Set near the Suiattle River and surrounded by mountain peaks and old-growth forest, the Suiattle Guard Station (pronounced "Sue-attle") is a historic log cabin that was constructed in 1913 by
Tommy Thompson, Assistant Ranger of the Suiattle-Finney District, to house a forest guard.
Because of budget limitations at that time, the Forest Service often relied upon rangers to construct their own stations. It is a testament to Ranger Thompson`s skill
that the cabin survives to this day as one of the oldest administrative buildings in the Mt. Baker-Snoqualmie National Forest. The Suiattle Guard Station was placed
on the National Register of Historic Places in 1990.
The cabin is accessible by car. Many creature comforts are provided, but guests will need to bring a few of their own amenities to ensure a comfortable and enjoyable
Several hiking and equestrian trails crisscross the area, which are accessible from Suiattle River Road (Forest Service Road 26). Anglers can also find fishing spots nearby.
Federally protected under the Wild and Scenic Rivers Act, the Suiattle River is popular among whitewater enthusiasts. River runners paddle Class 2 and 3 rapids through lush forested scenery, with views of nearby snow-capped peaks. Since the headwaters of the river originate at a glacier, the water has a milky appearance. July and August are the best times for rafting.
The cabin can accommodate four people with one full size bed with mattress and one futon. Other amenities include a table, two benches, two chairs, a propane
refrigerator, stove, lantern, cookware, dishes, utensils, water heater and a wood stove. A bathroom with a shower and flush toilet is located at the back of the guard station, and a primitive vault toilet is located
20 feet from the building. Firewood is available outside the cabin.
There is room on-site for up to four tents and two RVs. No electrical hook-ups are available. The water source to the building consists of a spring that is run
into a small collection box on the hillside behind the cabin and piped into the building. This water is not drinkable and is to be used only for the toilet.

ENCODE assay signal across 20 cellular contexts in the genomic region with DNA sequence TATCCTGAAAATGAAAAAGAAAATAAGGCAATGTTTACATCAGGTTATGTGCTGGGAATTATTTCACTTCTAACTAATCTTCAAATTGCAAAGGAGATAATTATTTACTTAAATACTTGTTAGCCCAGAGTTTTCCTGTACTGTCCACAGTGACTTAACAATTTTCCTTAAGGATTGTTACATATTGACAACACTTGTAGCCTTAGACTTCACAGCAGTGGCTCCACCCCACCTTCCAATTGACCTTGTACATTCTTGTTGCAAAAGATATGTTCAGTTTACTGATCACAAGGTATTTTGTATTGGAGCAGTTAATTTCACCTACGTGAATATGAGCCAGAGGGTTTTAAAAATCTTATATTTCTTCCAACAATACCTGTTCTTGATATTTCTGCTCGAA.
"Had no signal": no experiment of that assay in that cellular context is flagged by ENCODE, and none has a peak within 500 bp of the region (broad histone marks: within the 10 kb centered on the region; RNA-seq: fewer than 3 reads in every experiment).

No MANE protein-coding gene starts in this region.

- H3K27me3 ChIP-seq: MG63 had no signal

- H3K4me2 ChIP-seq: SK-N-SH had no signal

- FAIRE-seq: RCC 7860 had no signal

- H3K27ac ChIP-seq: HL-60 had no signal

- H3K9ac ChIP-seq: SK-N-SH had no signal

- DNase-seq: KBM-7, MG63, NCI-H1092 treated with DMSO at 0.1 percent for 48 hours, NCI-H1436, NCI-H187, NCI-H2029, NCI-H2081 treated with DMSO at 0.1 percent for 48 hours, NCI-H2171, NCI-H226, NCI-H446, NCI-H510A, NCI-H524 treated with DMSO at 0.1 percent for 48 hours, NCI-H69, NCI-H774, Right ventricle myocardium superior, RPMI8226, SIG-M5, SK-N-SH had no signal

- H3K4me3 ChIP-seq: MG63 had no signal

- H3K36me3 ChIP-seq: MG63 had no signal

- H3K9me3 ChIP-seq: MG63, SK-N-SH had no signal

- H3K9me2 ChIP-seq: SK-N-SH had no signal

Drinking water is not available. Guests must bring enough water for drinking, cooking, and washing.
Propane canisters are not provided for the lantern, so guests must bring their own propane canisters. Other items to bring include food, a backup light source,
sleeping bags, towels, dish soap, matches, a first aid kit, toilet paper and garbage bags. All trash and food must be packed out, and guests are expected to clean the
cabin before leaving.
Hemmed in by several designated wilderness areas, the Mt. Baker-Snoqualmie National Forest showcases rugged peaks, sparkling alpine lakes and old-growth forests. The charming log cabin sits on a gently sloping lawn at the edge of the forest.
Nearby Mt. Baker, the most prominent feature of the Mt. Baker Wilderness Area, dominates the landscape on a clear day. Rising to an elevation of 10,781 feet, the active volcano from which the forest takes its name is perpetually snow-capped and mantled with an extensive network of creeping glaciers. Mt. Baker's summit, Grant Peak, is actually a mound of ice 1,300 feet deep, which hides a massive volcanic crater.
Wildlife is abundant, and guests may catch a glimpse of black bears, bobcats, elk or bald eagles. Wolves are making a comeback to the area, but they are usually heard and not seen.
Darrington, located 26 miles from the cabin, has a grocery store, sporting goods store and gas station for last minute items.
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